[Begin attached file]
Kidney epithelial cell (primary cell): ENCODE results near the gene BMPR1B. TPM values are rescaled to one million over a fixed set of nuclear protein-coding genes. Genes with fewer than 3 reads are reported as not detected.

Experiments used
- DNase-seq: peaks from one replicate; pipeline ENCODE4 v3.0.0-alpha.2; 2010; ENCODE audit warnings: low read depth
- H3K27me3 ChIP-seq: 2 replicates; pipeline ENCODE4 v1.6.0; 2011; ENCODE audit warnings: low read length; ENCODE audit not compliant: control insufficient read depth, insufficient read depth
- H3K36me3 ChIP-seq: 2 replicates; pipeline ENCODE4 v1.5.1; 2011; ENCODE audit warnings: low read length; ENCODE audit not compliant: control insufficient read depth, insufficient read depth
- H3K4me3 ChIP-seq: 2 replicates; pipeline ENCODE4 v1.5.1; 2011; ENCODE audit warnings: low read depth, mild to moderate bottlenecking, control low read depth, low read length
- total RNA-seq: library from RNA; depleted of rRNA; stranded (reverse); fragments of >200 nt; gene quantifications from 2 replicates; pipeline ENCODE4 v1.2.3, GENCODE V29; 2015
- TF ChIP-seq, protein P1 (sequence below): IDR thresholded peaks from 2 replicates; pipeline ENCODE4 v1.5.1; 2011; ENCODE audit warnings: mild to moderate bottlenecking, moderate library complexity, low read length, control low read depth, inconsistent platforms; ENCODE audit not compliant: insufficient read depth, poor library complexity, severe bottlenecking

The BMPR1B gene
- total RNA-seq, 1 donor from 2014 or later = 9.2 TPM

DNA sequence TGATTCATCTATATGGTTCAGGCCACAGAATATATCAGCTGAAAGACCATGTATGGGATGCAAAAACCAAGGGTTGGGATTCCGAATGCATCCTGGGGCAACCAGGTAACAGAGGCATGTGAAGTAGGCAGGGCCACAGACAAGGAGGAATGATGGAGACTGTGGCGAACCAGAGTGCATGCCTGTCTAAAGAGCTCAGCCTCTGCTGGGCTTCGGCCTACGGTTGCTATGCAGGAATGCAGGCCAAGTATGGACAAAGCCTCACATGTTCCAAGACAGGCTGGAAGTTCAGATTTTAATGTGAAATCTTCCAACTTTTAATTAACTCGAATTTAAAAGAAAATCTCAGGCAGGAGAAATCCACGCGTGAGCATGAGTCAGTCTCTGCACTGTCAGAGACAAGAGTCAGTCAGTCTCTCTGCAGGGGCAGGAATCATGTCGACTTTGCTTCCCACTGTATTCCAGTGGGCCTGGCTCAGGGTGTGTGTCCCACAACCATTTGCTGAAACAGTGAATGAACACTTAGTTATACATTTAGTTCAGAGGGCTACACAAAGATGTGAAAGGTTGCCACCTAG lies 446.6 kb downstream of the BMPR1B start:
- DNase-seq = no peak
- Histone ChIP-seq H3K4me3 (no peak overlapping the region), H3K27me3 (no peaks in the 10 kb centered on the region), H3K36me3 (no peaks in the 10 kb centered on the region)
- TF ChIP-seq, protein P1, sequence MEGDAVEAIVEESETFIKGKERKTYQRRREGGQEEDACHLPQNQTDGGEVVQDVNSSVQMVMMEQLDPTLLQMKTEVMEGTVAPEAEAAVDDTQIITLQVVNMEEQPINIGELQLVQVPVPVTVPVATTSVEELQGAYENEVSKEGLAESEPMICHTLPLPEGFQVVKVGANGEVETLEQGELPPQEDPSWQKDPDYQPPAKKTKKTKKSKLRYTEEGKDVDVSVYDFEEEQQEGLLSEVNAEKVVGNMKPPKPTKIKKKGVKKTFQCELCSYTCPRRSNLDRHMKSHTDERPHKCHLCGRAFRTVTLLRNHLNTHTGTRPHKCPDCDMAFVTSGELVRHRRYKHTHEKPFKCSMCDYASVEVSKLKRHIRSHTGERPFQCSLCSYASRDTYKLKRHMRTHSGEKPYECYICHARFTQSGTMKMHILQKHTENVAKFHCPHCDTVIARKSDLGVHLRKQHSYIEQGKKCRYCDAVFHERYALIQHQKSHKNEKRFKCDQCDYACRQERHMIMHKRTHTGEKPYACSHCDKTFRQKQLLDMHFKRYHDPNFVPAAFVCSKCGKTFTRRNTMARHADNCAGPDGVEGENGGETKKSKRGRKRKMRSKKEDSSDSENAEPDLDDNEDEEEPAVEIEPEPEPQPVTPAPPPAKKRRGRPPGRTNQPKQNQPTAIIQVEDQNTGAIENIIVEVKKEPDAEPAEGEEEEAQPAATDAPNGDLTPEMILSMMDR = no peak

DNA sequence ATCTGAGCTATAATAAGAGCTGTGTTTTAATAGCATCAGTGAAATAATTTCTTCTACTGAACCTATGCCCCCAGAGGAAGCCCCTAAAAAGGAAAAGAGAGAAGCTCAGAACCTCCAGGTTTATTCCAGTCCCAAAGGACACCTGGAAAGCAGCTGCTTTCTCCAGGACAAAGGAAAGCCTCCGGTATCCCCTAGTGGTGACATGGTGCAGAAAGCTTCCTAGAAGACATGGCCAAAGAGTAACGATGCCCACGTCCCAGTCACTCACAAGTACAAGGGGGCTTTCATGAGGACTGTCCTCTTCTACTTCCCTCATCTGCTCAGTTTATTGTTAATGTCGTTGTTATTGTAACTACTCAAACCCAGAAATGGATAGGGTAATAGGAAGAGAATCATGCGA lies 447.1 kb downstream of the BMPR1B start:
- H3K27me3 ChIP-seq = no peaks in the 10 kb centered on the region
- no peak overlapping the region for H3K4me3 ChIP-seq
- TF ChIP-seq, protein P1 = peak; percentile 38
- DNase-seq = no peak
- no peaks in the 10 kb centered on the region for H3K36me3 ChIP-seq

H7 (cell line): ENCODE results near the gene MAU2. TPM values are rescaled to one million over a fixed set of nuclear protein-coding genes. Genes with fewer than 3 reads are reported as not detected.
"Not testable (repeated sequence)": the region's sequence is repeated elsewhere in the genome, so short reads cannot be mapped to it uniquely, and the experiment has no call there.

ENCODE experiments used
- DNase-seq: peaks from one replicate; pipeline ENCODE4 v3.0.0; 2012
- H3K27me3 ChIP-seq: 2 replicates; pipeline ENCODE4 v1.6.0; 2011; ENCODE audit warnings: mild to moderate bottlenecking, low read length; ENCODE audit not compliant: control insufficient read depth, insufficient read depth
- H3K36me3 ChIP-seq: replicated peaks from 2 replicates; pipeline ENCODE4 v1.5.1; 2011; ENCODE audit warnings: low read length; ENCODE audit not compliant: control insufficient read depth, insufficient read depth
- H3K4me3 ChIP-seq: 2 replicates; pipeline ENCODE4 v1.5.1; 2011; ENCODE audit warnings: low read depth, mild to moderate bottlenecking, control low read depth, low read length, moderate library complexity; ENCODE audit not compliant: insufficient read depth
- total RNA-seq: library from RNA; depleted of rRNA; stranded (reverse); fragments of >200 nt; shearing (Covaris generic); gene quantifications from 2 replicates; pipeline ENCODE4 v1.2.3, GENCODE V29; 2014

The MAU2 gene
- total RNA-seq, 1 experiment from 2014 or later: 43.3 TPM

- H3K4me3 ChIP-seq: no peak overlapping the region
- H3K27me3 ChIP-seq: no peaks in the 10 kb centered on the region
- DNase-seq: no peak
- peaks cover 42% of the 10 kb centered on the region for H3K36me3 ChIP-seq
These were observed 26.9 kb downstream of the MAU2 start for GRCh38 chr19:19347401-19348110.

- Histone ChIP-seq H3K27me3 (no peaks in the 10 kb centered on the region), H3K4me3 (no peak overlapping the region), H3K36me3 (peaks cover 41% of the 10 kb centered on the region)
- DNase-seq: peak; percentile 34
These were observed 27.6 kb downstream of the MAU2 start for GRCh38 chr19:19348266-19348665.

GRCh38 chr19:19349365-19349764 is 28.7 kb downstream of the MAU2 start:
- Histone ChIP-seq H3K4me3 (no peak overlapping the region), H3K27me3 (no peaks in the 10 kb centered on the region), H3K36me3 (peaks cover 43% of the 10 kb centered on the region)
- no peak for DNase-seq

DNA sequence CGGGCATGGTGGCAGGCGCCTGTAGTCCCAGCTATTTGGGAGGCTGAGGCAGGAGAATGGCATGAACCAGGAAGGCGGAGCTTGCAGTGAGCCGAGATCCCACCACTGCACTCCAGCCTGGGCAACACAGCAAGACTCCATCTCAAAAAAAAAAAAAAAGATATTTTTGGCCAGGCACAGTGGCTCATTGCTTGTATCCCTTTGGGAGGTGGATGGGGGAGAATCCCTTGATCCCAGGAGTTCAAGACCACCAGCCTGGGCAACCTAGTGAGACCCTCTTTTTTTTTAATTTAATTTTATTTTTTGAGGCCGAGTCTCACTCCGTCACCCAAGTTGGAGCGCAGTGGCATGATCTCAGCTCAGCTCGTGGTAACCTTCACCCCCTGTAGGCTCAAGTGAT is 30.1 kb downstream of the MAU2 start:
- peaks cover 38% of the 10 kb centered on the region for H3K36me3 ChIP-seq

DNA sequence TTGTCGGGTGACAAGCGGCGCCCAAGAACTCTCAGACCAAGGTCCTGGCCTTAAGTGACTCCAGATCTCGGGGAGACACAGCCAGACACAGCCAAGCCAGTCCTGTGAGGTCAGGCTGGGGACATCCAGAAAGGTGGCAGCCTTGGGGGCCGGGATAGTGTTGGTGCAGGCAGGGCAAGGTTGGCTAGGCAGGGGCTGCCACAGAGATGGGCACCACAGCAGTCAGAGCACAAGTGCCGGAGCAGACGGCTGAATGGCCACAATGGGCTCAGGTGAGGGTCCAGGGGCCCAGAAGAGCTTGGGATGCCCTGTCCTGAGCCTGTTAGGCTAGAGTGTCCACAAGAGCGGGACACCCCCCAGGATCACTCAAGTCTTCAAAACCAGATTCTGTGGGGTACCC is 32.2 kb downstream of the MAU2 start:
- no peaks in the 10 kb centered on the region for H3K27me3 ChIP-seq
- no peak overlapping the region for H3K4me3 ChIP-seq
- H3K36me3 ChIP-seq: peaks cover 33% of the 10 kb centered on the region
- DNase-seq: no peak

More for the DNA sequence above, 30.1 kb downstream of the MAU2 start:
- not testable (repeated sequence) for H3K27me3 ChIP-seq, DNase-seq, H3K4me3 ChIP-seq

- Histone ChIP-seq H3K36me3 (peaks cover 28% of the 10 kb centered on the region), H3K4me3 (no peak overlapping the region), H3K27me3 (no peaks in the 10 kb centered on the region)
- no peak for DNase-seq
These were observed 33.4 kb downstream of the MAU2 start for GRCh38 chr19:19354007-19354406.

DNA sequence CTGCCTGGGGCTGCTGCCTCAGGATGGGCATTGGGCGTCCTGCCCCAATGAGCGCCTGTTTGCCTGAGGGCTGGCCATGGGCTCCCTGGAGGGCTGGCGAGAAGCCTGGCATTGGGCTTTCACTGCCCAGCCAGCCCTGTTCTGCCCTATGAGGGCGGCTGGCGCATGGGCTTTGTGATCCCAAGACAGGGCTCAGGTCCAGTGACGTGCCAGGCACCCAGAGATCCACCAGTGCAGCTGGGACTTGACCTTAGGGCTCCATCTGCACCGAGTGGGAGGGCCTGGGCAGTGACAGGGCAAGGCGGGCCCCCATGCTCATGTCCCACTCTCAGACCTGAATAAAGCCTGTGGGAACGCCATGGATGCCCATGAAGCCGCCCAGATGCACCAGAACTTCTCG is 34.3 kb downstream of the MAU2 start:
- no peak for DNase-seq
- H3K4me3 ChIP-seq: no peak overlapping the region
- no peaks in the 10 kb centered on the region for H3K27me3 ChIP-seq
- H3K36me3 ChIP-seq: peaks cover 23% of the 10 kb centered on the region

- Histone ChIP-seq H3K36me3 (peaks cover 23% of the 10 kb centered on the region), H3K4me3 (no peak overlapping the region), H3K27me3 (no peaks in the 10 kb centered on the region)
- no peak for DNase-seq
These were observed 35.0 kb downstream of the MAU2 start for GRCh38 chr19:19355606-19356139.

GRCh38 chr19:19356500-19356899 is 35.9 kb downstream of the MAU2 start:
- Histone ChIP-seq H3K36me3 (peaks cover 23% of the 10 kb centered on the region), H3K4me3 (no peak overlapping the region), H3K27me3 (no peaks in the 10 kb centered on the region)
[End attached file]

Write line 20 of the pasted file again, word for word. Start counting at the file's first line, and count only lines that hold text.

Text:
- no peaks in the 10 kb centered on the region for H3K36me3 ChIP-seq